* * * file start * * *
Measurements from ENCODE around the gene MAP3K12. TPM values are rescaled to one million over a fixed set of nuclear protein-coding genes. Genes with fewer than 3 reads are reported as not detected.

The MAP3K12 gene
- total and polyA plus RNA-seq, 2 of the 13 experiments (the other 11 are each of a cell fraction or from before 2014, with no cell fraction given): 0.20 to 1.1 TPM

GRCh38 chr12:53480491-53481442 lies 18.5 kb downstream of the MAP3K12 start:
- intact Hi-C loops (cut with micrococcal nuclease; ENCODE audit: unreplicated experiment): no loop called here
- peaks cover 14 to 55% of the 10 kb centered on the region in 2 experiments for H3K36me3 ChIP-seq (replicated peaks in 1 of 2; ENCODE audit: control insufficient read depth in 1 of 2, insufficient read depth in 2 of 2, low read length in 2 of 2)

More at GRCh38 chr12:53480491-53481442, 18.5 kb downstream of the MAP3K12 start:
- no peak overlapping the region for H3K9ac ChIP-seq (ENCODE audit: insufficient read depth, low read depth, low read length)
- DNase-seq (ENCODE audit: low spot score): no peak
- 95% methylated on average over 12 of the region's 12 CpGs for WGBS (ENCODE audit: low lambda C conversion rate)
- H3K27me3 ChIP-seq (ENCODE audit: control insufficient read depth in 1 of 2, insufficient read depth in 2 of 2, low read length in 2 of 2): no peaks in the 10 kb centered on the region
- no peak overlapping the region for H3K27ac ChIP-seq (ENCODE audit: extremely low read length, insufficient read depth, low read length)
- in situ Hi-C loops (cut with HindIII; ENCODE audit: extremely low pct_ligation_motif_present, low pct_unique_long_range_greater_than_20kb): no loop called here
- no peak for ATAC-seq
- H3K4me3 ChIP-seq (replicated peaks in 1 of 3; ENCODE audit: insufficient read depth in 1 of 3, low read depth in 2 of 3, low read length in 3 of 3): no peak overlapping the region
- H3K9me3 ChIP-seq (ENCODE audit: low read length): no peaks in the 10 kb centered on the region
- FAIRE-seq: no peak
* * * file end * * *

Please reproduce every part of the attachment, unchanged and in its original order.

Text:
Measurements from ENCODE around the gene MAP3K12. TPM values are rescaled to one million over a fixed set of nuclear protein-coding genes. Genes with fewer than 3 reads are reported as not detected.

The MAP3K12 gene
- total and polyA plus RNA-seq, 2 of the 13 experiments (the other 11 are each of a cell fraction or from before 2014, with no cell fraction given): 0.20 to 1.1 TPM

GRCh38 chr12:53480491-53481442 lies 18.5 kb downstream of the MAP3K12 start:
- intact Hi-C loops (cut with micrococcal nuclease; ENCODE audit: unreplicated experiment): no loop called here
- peaks cover 14 to 55% of the 10 kb centered on the region in 2 experiments for H3K36me3 ChIP-seq (replicated peaks in 1 of 2; ENCODE audit: control insufficient read depth in 1 of 2, insufficient read depth in 2 of 2, low read length in 2 of 2)

More at GRCh38 chr12:53480491-53481442, 18.5 kb downstream of the MAP3K12 start:
- no peak overlapping the region for H3K9ac ChIP-seq (ENCODE audit: insufficient read depth, low read depth, low read length)
- DNase-seq (ENCODE audit: low spot score): no peak
- 95% methylated on average over 12 of the region's 12 CpGs for WGBS (ENCODE audit: low lambda C conversion rate)
- H3K27me3 ChIP-seq (ENCODE audit: control insufficient read depth in 1 of 2, insufficient read depth in 2 of 2, low read length in 2 of 2): no peaks in the 10 kb centered on the region
- no peak overlapping the region for H3K27ac ChIP-seq (ENCODE audit: extremely low read length, insufficient read depth, low read length)
- in situ Hi-C loops (cut with HindIII; ENCODE audit: extremely low pct_ligation_motif_present, low pct_unique_long_range_greater_than_20kb): no loop called here
- no peak for ATAC-seq
- H3K4me3 ChIP-seq (replicated peaks in 1 of 3; ENCODE audit: insufficient read depth in 1 of 3, low read depth in 2 of 3, low read length in 3 of 3): no peak overlapping the region
- H3K9me3 ChIP-seq (ENCODE audit: low read length): no peaks in the 10 kb centered on the region
- FAIRE-seq: no peak